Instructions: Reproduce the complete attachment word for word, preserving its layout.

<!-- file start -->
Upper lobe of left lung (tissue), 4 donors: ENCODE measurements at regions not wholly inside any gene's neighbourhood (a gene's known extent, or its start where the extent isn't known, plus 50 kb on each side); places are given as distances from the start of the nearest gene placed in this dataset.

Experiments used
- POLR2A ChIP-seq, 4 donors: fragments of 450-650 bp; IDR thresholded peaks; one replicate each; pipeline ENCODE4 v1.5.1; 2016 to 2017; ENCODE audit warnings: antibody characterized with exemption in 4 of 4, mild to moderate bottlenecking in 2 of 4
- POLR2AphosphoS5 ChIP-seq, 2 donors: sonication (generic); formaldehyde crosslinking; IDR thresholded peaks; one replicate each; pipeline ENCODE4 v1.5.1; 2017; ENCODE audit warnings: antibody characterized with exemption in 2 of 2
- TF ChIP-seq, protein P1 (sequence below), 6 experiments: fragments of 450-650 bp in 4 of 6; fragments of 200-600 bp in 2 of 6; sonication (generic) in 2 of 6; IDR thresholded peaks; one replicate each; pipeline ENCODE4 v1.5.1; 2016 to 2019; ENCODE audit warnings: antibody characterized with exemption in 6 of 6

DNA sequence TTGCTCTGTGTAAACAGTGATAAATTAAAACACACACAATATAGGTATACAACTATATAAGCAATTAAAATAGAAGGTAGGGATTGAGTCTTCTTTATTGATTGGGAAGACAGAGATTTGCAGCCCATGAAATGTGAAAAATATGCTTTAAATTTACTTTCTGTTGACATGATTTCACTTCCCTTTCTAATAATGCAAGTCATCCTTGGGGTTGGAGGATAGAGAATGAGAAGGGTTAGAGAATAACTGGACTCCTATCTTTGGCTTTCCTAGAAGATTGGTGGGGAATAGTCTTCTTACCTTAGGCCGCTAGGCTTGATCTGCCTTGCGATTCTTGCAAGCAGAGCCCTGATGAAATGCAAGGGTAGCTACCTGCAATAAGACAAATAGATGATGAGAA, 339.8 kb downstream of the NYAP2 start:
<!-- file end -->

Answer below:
Upper lobe of left lung (tissue), 4 donors: ENCODE measurements at regions not wholly inside any gene's neighbourhood (a gene's known extent, or its start where the extent isn't known, plus 50 kb on each side); places are given as distances from the start of the nearest gene placed in this dataset.

Experiments used
- POLR2A ChIP-seq, 4 donors: fragments of 450-650 bp; IDR thresholded peaks; one replicate each; pipeline ENCODE4 v1.5.1; 2016 to 2017; ENCODE audit warnings: antibody characterized with exemption in 4 of 4, mild to moderate bottlenecking in 2 of 4
- POLR2AphosphoS5 ChIP-seq, 2 donors: sonication (generic); formaldehyde crosslinking; IDR thresholded peaks; one replicate each; pipeline ENCODE4 v1.5.1; 2017; ENCODE audit warnings: antibody characterized with exemption in 2 of 2
- TF ChIP-seq, protein P1 (sequence below), 6 experiments: fragments of 450-650 bp in 4 of 6; fragments of 200-600 bp in 2 of 6; sonication (generic) in 2 of 6; IDR thresholded peaks; one replicate each; pipeline ENCODE4 v1.5.1; 2016 to 2019; ENCODE audit warnings: antibody characterized with exemption in 6 of 6

DNA sequence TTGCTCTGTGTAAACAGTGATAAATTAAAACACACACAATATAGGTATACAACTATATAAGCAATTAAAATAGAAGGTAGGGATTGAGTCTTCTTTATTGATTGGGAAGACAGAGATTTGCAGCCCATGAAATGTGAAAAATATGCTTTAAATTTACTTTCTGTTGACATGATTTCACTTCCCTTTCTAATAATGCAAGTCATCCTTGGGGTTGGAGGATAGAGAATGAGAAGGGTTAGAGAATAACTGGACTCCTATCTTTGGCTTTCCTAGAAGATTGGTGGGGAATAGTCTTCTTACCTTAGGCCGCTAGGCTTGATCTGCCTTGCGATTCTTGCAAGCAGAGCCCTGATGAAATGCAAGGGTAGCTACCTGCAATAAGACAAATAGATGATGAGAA, 339.8 kb downstream of the NYAP2 start: